Can you trust your intuition?

Wayne Gretzky, New York Rangers.
Image via Wikipedia

There are two characteristics that are basic to experts, according to many separate studies, books and commentaries. The first is, over time (10,000 hours?) experts build up a huge database of patterns in their memory that allows them to predict what’s going to happen next with a lot more accuracy than the rest of us non-experts. It’s like being able to tell the future.

With all these patterns logged in the brain, and you can call it “experience”, an expert can consistently put him/herself in the right place at just the right time or make the best move. A great example is Wayne Gretzky: fans and writers marveled at how he seemed to know where the puck was going to be in the middle of the violent chaos of a hockey game. Asked later, after yet another stunning performance how he knew exactly where to be on the ice to find the free puck and make the assist or score, he couldn’t tell us. He just felt it was the right place to be.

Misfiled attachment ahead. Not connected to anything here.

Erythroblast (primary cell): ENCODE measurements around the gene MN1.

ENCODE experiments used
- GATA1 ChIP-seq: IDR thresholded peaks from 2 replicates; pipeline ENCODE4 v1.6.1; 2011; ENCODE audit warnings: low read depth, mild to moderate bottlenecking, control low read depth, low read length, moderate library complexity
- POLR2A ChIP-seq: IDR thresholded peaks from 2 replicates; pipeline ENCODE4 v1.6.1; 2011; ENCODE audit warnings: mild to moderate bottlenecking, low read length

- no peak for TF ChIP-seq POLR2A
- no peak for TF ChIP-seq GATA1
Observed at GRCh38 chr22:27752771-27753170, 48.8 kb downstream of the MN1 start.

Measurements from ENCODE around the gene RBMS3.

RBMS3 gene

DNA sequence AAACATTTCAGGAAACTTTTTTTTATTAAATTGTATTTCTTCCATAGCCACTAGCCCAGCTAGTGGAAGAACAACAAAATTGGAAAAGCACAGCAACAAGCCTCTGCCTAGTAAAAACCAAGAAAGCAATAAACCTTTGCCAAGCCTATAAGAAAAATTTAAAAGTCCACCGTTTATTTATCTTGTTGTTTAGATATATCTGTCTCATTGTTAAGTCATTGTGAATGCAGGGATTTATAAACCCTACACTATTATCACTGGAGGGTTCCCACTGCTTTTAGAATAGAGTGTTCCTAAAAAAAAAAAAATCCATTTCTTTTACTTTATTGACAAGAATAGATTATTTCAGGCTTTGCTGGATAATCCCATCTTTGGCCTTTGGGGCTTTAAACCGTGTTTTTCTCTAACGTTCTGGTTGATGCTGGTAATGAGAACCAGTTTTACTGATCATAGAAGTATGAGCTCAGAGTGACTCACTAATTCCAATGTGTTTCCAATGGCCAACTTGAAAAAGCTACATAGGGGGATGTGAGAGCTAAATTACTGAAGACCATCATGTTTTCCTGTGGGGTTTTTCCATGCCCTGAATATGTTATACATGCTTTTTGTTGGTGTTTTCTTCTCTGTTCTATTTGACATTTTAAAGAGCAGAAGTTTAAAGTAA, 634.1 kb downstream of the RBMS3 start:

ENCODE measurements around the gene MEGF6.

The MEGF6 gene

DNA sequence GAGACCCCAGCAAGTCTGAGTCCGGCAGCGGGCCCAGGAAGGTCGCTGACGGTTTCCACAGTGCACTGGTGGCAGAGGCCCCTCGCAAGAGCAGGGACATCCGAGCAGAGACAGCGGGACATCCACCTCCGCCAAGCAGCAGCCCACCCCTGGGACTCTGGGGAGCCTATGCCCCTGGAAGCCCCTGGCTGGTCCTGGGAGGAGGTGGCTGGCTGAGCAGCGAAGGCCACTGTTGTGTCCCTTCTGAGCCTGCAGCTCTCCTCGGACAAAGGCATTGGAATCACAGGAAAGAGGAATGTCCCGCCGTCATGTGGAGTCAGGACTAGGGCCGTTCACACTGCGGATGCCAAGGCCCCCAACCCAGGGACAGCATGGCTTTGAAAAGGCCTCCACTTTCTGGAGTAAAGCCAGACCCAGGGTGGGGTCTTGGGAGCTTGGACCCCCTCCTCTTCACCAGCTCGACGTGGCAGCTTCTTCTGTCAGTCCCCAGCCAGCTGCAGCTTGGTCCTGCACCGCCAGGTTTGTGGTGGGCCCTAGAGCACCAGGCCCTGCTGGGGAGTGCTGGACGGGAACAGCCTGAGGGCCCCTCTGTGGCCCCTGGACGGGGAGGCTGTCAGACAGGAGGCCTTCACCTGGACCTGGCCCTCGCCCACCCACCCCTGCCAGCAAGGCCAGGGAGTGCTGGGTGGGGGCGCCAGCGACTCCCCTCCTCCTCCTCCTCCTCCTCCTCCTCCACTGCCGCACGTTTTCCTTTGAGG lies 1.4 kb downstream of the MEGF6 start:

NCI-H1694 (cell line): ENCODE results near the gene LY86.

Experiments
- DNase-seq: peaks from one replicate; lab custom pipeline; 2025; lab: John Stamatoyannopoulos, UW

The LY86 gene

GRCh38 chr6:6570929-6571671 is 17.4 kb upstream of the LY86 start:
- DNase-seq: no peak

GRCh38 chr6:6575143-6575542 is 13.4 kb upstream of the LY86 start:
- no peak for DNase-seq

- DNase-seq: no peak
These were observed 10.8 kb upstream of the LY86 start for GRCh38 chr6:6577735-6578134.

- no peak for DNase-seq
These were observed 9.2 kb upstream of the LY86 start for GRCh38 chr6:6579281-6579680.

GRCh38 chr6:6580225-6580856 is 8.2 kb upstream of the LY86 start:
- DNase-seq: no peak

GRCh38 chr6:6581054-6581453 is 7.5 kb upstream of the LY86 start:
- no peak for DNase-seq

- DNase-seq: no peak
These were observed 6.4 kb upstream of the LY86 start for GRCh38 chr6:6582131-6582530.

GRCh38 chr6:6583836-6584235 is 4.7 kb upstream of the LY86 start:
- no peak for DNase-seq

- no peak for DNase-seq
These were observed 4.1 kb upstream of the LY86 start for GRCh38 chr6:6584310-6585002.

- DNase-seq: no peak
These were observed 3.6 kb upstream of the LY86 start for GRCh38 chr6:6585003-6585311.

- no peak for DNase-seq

The second characteristic that comes up over and over again is performing without thinking. The conscious part of our brain, the prefrontal cortex, is not designed to process information and issue commands to your muscles quickly. In fact, thinking about what you’re doing during competition degrades your performance.

Here are a few resources that talk about these:

Zen Golf, Dr. Joseph Parent

Choke, Sian Beilock

The unconscious expert

Mind Wide Open, Steven Johnson

The Talent Code, Daniel Coyle

If you put in the time to build your database, you just might be able to tell the future. Then, if you can get out of your own way, stop thinking about what to do next and just do what feels right, you just might become world-class.

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